The Docker virtualization technology has just taken another giant step forward, as developers from both Microsoft and Docker have started working on a native Docker implementation for Windows Server, which will make the increasingly popular container technology available for use in Windows shops.
“In the future, a developer building an application with Windows components will be able to manage that application using Docker,” said Solomon Hykes, creator and chief maintainer of Docker, as well as chief technology officer of the namesake company.
Heretofore, Docker has only run on Linux. The two companies will create a version of the Docker Engine that will run, natively, on the next edition of Windows Server, as well as run on the Microsoft Azure cloud.
The two parties envision a world where designers will be able to build distributed systems using both Windows and Linux components under a single architecture. “It will become much easier to assemble hybrid systems and to mix and match different components based on what the application needs,” Hykes said.
With this step, Microsoft has joined Google in viewing container-based Docker virtualization technology as an essential component in cloud infrastructure services.
Microsoft’s Azure cloud service has offered the ability to run Docker containers since June, but this new partnership will create a native container-based technology specifically for the Windows Server OS, ensuring faster performance.
Rather than develop the software in-house, Microsoft is making the Docker Engine for Windows Server an open source project, managed under Docker, to which Microsoft itself will contribute heavily.
“We’re providing the container support from Windows Server that Docker itself will bind into using our orchestration layer,” Zander said.
Docker containers developed for Linux won’t be able to run, at least not natively, on Windows Server, nor vice versa. But the Windows Server version will have the same features as the Linux version, which will allow for both versions to be managed and orchestrated through the same set of controls, Hykes said.
Docker is a form of container-based virtualization that has created quite a buzz in the cloud computing community since its launch in March 2013.
Like a virtual machine, a Docker container can hold an application, freeing the developer from worrying about writing to the underlying system software. However, unlike full virtual machines, a Docker container does not include a full OS, but rather shares the OS of its host—in Docker’s case, Linux.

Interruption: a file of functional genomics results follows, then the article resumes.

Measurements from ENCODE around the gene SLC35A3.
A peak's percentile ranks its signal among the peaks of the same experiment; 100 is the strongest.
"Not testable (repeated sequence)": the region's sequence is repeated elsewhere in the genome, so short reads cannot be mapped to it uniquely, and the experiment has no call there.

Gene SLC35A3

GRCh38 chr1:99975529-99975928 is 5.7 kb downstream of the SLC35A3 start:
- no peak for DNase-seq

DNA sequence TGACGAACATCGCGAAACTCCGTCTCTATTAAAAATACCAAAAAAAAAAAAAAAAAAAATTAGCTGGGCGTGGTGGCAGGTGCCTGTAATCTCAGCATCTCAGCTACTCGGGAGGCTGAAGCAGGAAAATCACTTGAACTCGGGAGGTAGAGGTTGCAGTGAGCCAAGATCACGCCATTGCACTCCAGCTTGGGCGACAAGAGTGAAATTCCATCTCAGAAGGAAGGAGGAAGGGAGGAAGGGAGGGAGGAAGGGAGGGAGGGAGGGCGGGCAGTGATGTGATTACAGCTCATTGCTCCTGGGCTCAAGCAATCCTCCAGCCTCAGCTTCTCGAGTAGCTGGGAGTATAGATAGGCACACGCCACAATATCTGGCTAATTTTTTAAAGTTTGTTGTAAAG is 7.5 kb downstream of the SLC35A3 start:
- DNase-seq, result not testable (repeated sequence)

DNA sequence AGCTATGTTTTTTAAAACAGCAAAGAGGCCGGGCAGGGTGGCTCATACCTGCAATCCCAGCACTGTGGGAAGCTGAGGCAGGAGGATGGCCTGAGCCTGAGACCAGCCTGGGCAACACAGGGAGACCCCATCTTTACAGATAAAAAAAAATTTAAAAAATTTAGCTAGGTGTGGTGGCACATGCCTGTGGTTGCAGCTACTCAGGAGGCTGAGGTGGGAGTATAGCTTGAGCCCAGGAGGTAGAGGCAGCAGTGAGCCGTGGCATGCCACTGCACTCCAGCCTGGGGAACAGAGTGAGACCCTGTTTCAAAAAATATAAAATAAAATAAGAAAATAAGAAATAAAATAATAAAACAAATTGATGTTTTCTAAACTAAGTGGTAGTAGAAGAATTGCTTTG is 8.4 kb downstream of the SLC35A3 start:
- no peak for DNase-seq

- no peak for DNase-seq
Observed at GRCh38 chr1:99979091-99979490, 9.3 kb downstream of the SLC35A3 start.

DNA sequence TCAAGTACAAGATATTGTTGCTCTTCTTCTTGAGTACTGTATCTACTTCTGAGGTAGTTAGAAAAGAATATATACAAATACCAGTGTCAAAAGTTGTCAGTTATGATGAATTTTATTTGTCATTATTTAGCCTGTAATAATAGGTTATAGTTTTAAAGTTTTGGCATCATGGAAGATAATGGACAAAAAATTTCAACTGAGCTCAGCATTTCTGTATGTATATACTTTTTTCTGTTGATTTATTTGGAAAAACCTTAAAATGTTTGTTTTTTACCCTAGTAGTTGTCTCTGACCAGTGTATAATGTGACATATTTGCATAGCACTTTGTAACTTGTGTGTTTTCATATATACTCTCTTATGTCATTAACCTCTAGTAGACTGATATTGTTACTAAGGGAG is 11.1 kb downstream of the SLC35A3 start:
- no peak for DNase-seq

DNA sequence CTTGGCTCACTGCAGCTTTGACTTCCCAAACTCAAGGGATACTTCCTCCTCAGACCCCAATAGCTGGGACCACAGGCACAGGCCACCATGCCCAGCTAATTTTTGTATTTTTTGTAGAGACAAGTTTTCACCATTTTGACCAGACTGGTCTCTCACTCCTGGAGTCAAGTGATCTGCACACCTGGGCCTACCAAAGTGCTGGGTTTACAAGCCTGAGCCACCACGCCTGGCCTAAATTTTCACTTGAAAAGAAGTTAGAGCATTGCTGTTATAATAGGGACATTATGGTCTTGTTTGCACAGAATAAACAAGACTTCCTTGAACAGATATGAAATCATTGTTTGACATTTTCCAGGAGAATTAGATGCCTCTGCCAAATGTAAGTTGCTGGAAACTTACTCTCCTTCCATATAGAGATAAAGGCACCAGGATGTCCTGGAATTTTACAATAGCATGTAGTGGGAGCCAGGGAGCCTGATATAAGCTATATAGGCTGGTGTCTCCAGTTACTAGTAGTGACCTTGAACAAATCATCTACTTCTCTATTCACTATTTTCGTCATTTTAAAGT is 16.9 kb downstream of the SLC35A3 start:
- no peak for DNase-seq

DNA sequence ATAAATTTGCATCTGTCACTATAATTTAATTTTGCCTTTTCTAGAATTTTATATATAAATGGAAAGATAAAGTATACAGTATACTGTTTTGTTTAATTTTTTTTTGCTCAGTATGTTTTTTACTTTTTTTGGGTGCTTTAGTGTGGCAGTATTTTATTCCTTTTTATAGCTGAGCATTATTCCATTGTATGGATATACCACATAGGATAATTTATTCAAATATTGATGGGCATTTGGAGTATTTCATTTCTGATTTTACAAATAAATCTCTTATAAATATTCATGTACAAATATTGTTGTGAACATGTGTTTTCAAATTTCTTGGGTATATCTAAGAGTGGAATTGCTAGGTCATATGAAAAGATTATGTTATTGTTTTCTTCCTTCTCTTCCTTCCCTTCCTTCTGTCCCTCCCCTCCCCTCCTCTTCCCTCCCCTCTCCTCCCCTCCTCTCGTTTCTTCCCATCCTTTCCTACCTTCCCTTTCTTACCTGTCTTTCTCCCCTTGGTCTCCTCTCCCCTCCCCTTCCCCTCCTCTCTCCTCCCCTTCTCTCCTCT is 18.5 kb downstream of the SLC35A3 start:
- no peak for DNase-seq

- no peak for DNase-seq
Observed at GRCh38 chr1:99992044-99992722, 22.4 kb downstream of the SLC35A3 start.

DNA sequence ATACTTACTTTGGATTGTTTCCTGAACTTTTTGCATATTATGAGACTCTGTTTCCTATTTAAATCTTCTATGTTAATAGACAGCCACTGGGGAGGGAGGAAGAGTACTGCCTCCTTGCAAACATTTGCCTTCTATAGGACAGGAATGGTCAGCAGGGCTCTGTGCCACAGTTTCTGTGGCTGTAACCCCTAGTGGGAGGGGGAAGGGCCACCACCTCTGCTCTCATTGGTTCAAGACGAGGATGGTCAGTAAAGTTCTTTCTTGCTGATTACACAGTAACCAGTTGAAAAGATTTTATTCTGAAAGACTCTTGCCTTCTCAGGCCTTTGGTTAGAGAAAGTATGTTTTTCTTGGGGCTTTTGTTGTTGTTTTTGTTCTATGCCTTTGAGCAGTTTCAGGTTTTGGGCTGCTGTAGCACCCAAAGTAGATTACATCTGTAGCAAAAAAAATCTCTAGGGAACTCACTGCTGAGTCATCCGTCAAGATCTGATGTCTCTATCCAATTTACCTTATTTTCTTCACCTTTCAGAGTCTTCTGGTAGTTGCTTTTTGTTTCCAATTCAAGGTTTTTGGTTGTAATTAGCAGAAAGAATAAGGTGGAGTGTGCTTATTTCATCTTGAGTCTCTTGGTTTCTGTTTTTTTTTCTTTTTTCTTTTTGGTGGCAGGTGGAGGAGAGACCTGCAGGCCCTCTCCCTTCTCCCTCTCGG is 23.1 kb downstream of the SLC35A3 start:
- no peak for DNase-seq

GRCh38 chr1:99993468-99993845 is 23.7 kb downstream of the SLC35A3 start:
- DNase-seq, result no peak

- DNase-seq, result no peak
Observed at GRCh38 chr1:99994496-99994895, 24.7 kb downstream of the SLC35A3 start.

As a result, Docker containers can be faster and less resource heavy than virtual machines, as long as the user is willing to stick to Linux. A full virtual machine may take several minutes to create and launch, whereas a container can be initiated in seconds. Containers also offer superior performance for the applications they contain, compared to running the application within a virtual machine, which incurs the overhead of running through a hypervisor.
In addition to Google, other cloud hosts and software providers, such as Digital Ocean, Amazon Web Services and VMware, have supported Docker, as well as enterprise Linux software vendors such as Red Hat and CoreOS.
“Microsoft wisely decided that it did not want to leave Windows developers out of the Docker party,” wrote Al Hilwa, IDC program director overseeing software development research, in an email.
The move also shows that the company is changing its attitude about open source, which it has previously seen as mostly a competitive threat, Hilwa noted.
“I really think we are seeing a faster and more open Microsoft, one that is more willing to integrate and collaborate with competing technologies without a lot of hesitation,” Hilwa wrote.
Docker will also set up a location within Docker Hub to store Windows containers. The repository now hosts 45,000 Linux-based Docker containers. The two companies will also provide a connection between Docker Hub and the Windows Azure service.
Docker’s open source development has been overseen by the company of the same name, which has been backed by a number of venture capital firms such as AME Cloud Ventures, Benchmark, Greylock Partners, Insight Venture Partners, Sequoia Capital and Y Combinator.